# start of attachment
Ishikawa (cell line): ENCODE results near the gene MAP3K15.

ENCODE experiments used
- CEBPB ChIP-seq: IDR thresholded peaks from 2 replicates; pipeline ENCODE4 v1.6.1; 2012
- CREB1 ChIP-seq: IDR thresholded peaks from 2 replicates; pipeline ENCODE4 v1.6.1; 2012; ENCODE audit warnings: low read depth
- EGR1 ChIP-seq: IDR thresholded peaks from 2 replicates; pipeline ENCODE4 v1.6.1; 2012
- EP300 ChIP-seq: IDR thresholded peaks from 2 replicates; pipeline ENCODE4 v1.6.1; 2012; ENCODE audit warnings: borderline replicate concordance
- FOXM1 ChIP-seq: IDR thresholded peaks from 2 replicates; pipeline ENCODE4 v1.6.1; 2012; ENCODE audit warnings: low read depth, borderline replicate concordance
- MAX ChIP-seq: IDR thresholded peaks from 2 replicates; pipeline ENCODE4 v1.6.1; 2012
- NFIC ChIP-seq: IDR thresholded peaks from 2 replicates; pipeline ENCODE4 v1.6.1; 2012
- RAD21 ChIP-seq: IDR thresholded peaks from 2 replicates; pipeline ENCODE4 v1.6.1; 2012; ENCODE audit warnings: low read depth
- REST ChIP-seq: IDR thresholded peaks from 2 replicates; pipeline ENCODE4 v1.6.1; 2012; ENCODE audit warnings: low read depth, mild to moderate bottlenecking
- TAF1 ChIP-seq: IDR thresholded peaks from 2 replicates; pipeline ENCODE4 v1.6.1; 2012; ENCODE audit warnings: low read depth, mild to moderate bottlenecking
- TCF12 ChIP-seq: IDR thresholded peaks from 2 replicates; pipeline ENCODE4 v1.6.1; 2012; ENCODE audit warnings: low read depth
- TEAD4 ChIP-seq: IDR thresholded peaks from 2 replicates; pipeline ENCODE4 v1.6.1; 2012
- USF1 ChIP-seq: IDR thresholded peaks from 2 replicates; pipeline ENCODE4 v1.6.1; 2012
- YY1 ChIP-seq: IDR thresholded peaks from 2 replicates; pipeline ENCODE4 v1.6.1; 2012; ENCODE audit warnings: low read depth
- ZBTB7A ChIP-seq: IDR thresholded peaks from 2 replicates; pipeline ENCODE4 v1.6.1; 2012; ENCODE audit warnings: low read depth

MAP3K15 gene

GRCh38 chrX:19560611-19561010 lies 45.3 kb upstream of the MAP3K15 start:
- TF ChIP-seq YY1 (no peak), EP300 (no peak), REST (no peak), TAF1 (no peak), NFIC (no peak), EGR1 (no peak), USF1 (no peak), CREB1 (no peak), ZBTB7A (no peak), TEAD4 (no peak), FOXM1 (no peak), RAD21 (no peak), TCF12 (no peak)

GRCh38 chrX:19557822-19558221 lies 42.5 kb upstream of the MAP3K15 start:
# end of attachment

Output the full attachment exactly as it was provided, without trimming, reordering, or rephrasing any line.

Ishikawa (cell line): ENCODE results near the gene MAP3K15.

ENCODE experiments used
- CEBPB ChIP-seq: IDR thresholded peaks from 2 replicates; pipeline ENCODE4 v1.6.1; 2012
- CREB1 ChIP-seq: IDR thresholded peaks from 2 replicates; pipeline ENCODE4 v1.6.1; 2012; ENCODE audit warnings: low read depth
- EGR1 ChIP-seq: IDR thresholded peaks from 2 replicates; pipeline ENCODE4 v1.6.1; 2012
- EP300 ChIP-seq: IDR thresholded peaks from 2 replicates; pipeline ENCODE4 v1.6.1; 2012; ENCODE audit warnings: borderline replicate concordance
- FOXM1 ChIP-seq: IDR thresholded peaks from 2 replicates; pipeline ENCODE4 v1.6.1; 2012; ENCODE audit warnings: low read depth, borderline replicate concordance
- MAX ChIP-seq: IDR thresholded peaks from 2 replicates; pipeline ENCODE4 v1.6.1; 2012
- NFIC ChIP-seq: IDR thresholded peaks from 2 replicates; pipeline ENCODE4 v1.6.1; 2012
- RAD21 ChIP-seq: IDR thresholded peaks from 2 replicates; pipeline ENCODE4 v1.6.1; 2012; ENCODE audit warnings: low read depth
- REST ChIP-seq: IDR thresholded peaks from 2 replicates; pipeline ENCODE4 v1.6.1; 2012; ENCODE audit warnings: low read depth, mild to moderate bottlenecking
- TAF1 ChIP-seq: IDR thresholded peaks from 2 replicates; pipeline ENCODE4 v1.6.1; 2012; ENCODE audit warnings: low read depth, mild to moderate bottlenecking
- TCF12 ChIP-seq: IDR thresholded peaks from 2 replicates; pipeline ENCODE4 v1.6.1; 2012; ENCODE audit warnings: low read depth
- TEAD4 ChIP-seq: IDR thresholded peaks from 2 replicates; pipeline ENCODE4 v1.6.1; 2012
- USF1 ChIP-seq: IDR thresholded peaks from 2 replicates; pipeline ENCODE4 v1.6.1; 2012
- YY1 ChIP-seq: IDR thresholded peaks from 2 replicates; pipeline ENCODE4 v1.6.1; 2012; ENCODE audit warnings: low read depth
- ZBTB7A ChIP-seq: IDR thresholded peaks from 2 replicates; pipeline ENCODE4 v1.6.1; 2012; ENCODE audit warnings: low read depth

MAP3K15 gene

GRCh38 chrX:19560611-19561010 lies 45.3 kb upstream of the MAP3K15 start:
- TF ChIP-seq YY1 (no peak), EP300 (no peak), REST (no peak), TAF1 (no peak), NFIC (no peak), EGR1 (no peak), USF1 (no peak), CREB1 (no peak), ZBTB7A (no peak), TEAD4 (no peak), FOXM1 (no peak), RAD21 (no peak), TCF12 (no peak)

GRCh38 chrX:19557822-19558221 lies 42.5 kb upstream of the MAP3K15 start: